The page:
In the short film Despair, Alfred Hitchcock's filming techniques are very evident. Alfred Hitchcock is known for using many different styles of filming which have influenced many directors since the early 1900s. The director of Despair uses Hitchcock's technique to build tension, add action, and keep the viewer on the edge of their seat. Despair is a film of Elizabeth Bowen's "The Demon Lover."
The first example in the film is camera is not a camera. Jeffrey Michael Bays says, "The camera should take on human qualities and roam around playfully looking for something suspicious in the room" (2). He later says, “Without sound, filmmakers had to create ways to tell the story visually in a succession of images and ideas" (2). Like Hitchcock, the director of Despair uses this technique to add suspense as the actress approaches the letter on the table. Using this technique help the build to the major climax of the story.
The next example used is keep the story simple. According to Bays, "The key to creating that raw Hitchcock energy is by using simplistic, linear stories that the audience can easily follow" (4).The director of Despair does this by keeping the film short and continuously moving. The plot is easy to follow which makes "things griping to the audience" (4).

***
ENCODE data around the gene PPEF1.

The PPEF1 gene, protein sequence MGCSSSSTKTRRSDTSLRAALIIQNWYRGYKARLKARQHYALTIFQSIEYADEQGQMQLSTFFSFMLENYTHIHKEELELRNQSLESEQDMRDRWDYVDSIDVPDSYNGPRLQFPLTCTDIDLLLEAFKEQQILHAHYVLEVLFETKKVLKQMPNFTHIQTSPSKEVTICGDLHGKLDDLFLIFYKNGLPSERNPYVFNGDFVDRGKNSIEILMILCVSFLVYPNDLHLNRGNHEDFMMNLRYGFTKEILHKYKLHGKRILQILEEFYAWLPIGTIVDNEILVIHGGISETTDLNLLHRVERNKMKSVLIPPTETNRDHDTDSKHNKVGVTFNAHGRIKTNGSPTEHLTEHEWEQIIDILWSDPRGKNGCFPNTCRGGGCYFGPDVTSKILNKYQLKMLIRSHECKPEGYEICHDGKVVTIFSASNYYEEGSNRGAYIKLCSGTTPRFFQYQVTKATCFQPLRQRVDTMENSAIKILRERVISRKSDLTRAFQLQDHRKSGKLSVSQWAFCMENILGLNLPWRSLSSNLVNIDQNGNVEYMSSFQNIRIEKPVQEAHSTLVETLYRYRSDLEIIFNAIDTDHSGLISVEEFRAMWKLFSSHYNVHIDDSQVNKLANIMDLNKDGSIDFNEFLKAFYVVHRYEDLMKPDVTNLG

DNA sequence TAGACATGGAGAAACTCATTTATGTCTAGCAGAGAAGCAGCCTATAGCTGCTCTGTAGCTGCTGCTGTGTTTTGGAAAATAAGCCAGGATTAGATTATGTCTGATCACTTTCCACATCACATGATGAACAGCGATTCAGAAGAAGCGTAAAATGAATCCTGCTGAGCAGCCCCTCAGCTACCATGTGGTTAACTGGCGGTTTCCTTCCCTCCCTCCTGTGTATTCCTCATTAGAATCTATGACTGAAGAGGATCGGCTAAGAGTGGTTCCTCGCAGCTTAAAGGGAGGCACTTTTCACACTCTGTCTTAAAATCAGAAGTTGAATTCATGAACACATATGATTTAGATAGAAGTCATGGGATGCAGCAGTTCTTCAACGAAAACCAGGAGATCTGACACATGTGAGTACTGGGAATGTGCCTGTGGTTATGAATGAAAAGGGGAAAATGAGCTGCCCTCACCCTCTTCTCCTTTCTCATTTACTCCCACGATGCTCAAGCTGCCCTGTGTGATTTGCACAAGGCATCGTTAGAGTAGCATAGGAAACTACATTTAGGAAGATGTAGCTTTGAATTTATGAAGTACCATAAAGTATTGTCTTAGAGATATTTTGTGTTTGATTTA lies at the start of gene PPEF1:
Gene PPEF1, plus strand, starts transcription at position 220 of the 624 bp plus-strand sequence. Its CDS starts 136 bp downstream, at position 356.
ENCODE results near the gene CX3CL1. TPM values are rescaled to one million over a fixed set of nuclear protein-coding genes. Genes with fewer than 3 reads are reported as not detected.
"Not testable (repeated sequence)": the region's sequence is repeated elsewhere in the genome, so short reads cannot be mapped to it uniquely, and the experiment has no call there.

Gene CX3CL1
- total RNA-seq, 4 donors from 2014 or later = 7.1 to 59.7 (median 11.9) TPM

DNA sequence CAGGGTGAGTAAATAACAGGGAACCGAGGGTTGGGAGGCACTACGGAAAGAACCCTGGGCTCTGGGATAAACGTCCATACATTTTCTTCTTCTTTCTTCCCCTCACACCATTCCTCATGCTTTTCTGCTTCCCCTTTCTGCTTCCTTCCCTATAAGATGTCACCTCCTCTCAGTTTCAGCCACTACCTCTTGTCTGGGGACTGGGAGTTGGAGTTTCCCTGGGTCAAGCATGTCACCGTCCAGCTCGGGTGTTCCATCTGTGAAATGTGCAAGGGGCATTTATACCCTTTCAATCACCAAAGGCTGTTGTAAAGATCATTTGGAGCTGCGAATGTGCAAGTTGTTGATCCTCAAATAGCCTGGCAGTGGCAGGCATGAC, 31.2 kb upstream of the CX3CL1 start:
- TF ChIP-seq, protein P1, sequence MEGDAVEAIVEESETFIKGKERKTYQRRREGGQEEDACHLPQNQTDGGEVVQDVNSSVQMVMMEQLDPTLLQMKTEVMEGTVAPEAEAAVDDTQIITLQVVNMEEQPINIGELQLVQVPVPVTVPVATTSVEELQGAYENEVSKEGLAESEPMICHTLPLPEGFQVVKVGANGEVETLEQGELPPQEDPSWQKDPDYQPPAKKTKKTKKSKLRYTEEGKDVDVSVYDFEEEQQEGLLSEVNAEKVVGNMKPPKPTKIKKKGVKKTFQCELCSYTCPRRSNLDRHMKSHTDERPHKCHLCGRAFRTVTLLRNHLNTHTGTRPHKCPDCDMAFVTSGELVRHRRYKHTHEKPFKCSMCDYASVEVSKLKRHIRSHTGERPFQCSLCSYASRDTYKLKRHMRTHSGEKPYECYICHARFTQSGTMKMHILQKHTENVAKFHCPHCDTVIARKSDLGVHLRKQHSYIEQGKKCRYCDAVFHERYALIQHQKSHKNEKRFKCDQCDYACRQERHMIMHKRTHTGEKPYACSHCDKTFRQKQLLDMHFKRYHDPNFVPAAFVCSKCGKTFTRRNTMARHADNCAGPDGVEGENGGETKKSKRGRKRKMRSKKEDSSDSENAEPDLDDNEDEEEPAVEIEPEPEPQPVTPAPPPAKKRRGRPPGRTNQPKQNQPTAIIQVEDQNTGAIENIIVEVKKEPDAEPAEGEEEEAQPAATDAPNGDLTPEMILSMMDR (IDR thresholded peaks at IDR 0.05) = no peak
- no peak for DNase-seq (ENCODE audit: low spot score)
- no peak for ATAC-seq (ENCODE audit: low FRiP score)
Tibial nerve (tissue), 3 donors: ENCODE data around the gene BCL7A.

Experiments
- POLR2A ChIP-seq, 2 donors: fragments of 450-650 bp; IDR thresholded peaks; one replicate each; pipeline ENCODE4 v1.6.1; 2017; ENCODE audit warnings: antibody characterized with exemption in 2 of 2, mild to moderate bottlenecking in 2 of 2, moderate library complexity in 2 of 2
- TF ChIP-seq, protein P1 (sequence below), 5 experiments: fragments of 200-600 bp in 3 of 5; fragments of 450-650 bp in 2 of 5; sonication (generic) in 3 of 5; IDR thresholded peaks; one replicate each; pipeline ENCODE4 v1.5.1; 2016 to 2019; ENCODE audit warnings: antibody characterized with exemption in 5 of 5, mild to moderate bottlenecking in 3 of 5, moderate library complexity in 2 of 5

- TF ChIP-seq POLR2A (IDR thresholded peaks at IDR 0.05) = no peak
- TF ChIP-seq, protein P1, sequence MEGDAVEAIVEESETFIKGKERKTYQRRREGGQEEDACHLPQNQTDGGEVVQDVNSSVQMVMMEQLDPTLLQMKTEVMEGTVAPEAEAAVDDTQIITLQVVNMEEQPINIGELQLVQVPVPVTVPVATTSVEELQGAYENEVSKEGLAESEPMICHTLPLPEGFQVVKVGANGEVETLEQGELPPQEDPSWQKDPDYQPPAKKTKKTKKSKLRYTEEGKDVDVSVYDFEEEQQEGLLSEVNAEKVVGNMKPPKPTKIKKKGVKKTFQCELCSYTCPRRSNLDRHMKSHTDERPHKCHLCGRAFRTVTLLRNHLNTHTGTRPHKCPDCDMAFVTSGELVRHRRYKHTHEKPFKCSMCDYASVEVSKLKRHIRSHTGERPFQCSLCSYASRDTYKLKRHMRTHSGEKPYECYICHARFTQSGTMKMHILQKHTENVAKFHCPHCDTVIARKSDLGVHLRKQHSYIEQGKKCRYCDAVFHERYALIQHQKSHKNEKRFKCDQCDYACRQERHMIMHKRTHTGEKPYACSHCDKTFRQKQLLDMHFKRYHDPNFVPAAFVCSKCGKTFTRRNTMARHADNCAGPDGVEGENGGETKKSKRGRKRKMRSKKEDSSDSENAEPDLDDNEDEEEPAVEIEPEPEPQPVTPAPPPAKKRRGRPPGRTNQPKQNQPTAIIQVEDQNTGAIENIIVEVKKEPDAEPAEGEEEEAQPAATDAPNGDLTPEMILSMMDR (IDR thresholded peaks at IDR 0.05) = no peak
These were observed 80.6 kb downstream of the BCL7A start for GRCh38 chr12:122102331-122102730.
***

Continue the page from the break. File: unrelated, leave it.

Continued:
Another example of Hitchcock's style used in Despair is frame for emotion. The director uses this as the actress is running from the house toward the car by using a close up shot of her face. Viewers can almost feel the fear within the actress because of her eyes. Bay's says, "Emotion comes directly from the actor's eyes" (1). The director of Despair does this very well.
There were many other Hitchcock techniques used throughout the film Despair, but these were three of the most important ones. If the director had chosen not to use the techniques stated above, the film would have lacked suspense and a build to the major climax. As one can see the director of Despair did a great...
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